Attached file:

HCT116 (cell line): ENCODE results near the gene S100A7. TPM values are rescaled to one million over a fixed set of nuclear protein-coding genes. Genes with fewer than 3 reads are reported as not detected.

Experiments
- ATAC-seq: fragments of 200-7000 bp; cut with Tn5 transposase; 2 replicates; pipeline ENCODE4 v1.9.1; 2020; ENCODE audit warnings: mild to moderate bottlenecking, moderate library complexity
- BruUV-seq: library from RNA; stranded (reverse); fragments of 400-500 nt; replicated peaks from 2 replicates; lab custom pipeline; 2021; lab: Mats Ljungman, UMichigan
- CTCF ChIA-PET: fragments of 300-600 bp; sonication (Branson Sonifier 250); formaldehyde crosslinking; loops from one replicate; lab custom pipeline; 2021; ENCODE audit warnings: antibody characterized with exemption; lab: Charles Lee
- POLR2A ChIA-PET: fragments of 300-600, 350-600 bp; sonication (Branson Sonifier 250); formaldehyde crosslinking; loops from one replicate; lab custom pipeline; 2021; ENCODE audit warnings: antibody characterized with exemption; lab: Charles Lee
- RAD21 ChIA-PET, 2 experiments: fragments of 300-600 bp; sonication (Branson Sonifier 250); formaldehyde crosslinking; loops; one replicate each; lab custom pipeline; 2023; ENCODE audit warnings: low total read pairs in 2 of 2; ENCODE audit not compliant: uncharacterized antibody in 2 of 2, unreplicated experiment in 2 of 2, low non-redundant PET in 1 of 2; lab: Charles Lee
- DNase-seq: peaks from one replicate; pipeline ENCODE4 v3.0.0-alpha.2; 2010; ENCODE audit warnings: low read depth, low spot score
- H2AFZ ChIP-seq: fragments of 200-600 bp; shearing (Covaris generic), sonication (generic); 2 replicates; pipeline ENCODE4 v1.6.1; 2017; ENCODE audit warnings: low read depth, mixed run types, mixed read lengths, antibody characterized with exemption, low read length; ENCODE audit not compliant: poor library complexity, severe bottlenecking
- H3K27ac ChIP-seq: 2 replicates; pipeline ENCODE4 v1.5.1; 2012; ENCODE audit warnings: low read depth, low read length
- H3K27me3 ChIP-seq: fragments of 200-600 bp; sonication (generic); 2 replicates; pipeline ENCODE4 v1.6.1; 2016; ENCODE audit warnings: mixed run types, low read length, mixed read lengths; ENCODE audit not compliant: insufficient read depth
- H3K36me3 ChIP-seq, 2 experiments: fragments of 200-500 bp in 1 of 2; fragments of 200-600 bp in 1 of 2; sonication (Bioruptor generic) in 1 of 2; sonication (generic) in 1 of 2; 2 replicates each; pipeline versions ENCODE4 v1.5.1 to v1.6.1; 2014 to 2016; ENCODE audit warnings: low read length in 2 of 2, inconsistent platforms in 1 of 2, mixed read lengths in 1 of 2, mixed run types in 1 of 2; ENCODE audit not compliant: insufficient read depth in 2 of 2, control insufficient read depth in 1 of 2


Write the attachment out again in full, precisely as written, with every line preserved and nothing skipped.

HCT116 (cell line): ENCODE results near the gene S100A7. TPM values are rescaled to one million over a fixed set of nuclear protein-coding genes. Genes with fewer than 3 reads are reported as not detected.

Experiments
- ATAC-seq: fragments of 200-7000 bp; cut with Tn5 transposase; 2 replicates; pipeline ENCODE4 v1.9.1; 2020; ENCODE audit warnings: mild to moderate bottlenecking, moderate library complexity
- BruUV-seq: library from RNA; stranded (reverse); fragments of 400-500 nt; replicated peaks from 2 replicates; lab custom pipeline; 2021; lab: Mats Ljungman, UMichigan
- CTCF ChIA-PET: fragments of 300-600 bp; sonication (Branson Sonifier 250); formaldehyde crosslinking; loops from one replicate; lab custom pipeline; 2021; ENCODE audit warnings: antibody characterized with exemption; lab: Charles Lee
- POLR2A ChIA-PET: fragments of 300-600, 350-600 bp; sonication (Branson Sonifier 250); formaldehyde crosslinking; loops from one replicate; lab custom pipeline; 2021; ENCODE audit warnings: antibody characterized with exemption; lab: Charles Lee
- RAD21 ChIA-PET, 2 experiments: fragments of 300-600 bp; sonication (Branson Sonifier 250); formaldehyde crosslinking; loops; one replicate each; lab custom pipeline; 2023; ENCODE audit warnings: low total read pairs in 2 of 2; ENCODE audit not compliant: uncharacterized antibody in 2 of 2, unreplicated experiment in 2 of 2, low non-redundant PET in 1 of 2; lab: Charles Lee
- DNase-seq: peaks from one replicate; pipeline ENCODE4 v3.0.0-alpha.2; 2010; ENCODE audit warnings: low read depth, low spot score
- H2AFZ ChIP-seq: fragments of 200-600 bp; shearing (Covaris generic), sonication (generic); 2 replicates; pipeline ENCODE4 v1.6.1; 2017; ENCODE audit warnings: low read depth, mixed run types, mixed read lengths, antibody characterized with exemption, low read length; ENCODE audit not compliant: poor library complexity, severe bottlenecking
- H3K27ac ChIP-seq: 2 replicates; pipeline ENCODE4 v1.5.1; 2012; ENCODE audit warnings: low read depth, low read length
- H3K27me3 ChIP-seq: fragments of 200-600 bp; sonication (generic); 2 replicates; pipeline ENCODE4 v1.6.1; 2016; ENCODE audit warnings: mixed run types, low read length, mixed read lengths; ENCODE audit not compliant: insufficient read depth
- H3K36me3 ChIP-seq, 2 experiments: fragments of 200-500 bp in 1 of 2; fragments of 200-600 bp in 1 of 2; sonication (Bioruptor generic) in 1 of 2; sonication (generic) in 1 of 2; 2 replicates each; pipeline versions ENCODE4 v1.5.1 to v1.6.1; 2014 to 2016; ENCODE audit warnings: low read length in 2 of 2, inconsistent platforms in 1 of 2, mixed read lengths in 1 of 2, mixed run types in 1 of 2; ENCODE audit not compliant: insufficient read depth in 2 of 2, control insufficient read depth in 1 of 2